A Brief Biography Of Bliss (Or, How I Learned To Love Life Without Needing It To Be Perfect)

I caught an article the other day by a woman who said she was sick and tired of people telling her to enjoy every moment of motherhood— to carpe diem, as it were.

She has trouble, as she said, carpe-ing 15 minutes, much less an entire diem.

I totally get that. I remember a time in my life when not only did I want to stuff a rag in the maw of anyone who told me to ‘think positive’, but when I truly thought there was ‘no hope’ for me.

I had read seemingly every self-help book on the market, attended seminars, meditated, gone to psychics, had tarot cards and my palm read, tried various forms of energy work, and concluded at one point in my mid-thirties that there was nothing else I could do, that everyone who said there was a ‘better life’ than the one I was living was- plain and simple- full of shit.

In fact, I reached a point where I believed that the ‘personal development’ industry was nothing more than a sham, meant to part me and my money with no attempt at delivering value.

(For the record, there are things about the ‘personal development’ industry that I don’t support or advocate, but that’s a topic for another time.)

The thing is, these days I’m the poster child for appreciating the present moment. And not just appreciating it, but learning how to harness its power to change my circumstances.

In other words, I’m happy where I am right now, AND my circumstances are changing before my very eyes.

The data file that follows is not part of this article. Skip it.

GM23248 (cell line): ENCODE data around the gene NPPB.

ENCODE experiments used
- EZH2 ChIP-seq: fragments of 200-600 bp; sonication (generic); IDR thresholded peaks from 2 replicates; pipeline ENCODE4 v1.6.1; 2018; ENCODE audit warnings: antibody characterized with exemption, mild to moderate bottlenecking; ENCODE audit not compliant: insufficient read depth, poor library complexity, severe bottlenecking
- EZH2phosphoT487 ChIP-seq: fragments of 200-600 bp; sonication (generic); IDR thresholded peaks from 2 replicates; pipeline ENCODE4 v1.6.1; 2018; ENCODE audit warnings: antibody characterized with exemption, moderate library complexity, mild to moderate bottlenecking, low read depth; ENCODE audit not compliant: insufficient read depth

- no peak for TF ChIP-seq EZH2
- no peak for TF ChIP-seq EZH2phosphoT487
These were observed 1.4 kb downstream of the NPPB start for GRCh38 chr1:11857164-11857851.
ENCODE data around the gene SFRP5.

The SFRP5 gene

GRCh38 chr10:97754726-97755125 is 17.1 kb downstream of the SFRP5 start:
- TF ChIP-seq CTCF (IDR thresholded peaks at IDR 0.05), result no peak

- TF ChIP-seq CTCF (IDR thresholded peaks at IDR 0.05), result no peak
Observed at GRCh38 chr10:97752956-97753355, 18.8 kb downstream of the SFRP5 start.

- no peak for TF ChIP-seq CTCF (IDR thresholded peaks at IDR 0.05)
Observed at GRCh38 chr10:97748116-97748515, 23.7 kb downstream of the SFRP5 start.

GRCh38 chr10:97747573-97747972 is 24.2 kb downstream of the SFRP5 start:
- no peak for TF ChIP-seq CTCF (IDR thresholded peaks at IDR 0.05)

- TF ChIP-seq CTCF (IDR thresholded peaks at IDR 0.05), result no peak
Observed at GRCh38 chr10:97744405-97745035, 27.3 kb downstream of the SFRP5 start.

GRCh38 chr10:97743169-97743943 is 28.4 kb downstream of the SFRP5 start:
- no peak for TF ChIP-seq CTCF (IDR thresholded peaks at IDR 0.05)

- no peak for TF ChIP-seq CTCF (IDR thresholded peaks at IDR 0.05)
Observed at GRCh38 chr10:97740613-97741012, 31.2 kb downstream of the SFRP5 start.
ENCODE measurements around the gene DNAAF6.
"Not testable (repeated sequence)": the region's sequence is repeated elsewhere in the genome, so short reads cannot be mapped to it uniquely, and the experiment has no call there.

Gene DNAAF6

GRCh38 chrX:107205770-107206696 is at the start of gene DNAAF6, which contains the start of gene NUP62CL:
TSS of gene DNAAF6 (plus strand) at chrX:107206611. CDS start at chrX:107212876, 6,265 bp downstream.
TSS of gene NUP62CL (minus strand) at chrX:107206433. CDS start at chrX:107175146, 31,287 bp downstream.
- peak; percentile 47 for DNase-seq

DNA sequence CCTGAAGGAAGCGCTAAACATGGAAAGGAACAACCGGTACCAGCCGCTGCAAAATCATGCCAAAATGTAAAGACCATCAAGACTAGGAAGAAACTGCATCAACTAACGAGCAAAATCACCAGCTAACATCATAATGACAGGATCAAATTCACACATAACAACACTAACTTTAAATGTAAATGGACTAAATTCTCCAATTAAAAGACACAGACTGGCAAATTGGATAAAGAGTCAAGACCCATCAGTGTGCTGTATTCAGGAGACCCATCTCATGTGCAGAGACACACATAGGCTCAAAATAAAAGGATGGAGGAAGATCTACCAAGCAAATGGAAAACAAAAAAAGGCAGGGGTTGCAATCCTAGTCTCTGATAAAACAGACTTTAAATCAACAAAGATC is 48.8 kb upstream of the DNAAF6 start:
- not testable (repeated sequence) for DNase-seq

I’m more productive and creative than I’ve ever been in my life. Not only that, but my finances have improved, my relationships have become stronger and deeper, my stress level has gone down- even during one of the busiest times of my life.

And I have the courage and confidence to make bold decisions and, even more importantly, to ACT on those decisions.

Some people are born with a well-developed sense of this ‘present moment appreciation’. Some develop it as a result of a near-death experience.

For me, it took manifesting a bunch of stuff I wanted and STILL not being happy.

And here’s what I’ve learned through my experience of hopefulness… and seeking… and disillusionment. . . and, finally, the discovery of bliss.

Bliss does not mean ‘nothing bad ever happens to me’.

What it means is that I am able to show up for my life with courage, understanding, and the deep inner knowledge of these three truths:

Truth #1: everything is perfectly imperfect.

There will never be a time when I will have all my sh#t together and my to-do list completely ‘ta-da!’-done. How boring would it be if that were the case? I mean, really.

I can imagine standing in the middle of my living room, knowing I’d read all the books that had ever been written, visited all the places I could possibly visit (including virtual places like websites and facebook pages and twitter profiles), tasted all the food there was to taste, met everyone in the world, cured cancer, found a way to stop dust from appearing on my furniture, brushed my teeth for the last time, and. . .

Now what?

Now nothing. That’s called death (and I’ll get to that in a moment).

Truth #2: The only thing that 'should' be happening in this moment is what IS happening in this moment.

How could it be any other way?

If I’m in disagreement with life in the moment it shows up, I’m not sure how I can expect it to agree with me.


Truth #3: I'm not getting out of here alive anyway.

Not to be, you know. . . like, morbid or anything. . . but yes. I am going to die someday.

May as well spend the moments I have doing awesome sh#t (or not) and feeling amazing when I do awesome sh#t (or not).

It’s taken me awhile to really grasp these truths, though. And like I said, grasping them isn’t some sort of insurance policy against ‘bad’ events.

It’s a way to see that those events are really the cosmos having a conversation with me. Showing me where I need to correct my course, or what lesson I need to learn, or when I just need to stop for a moment and have a good laugh.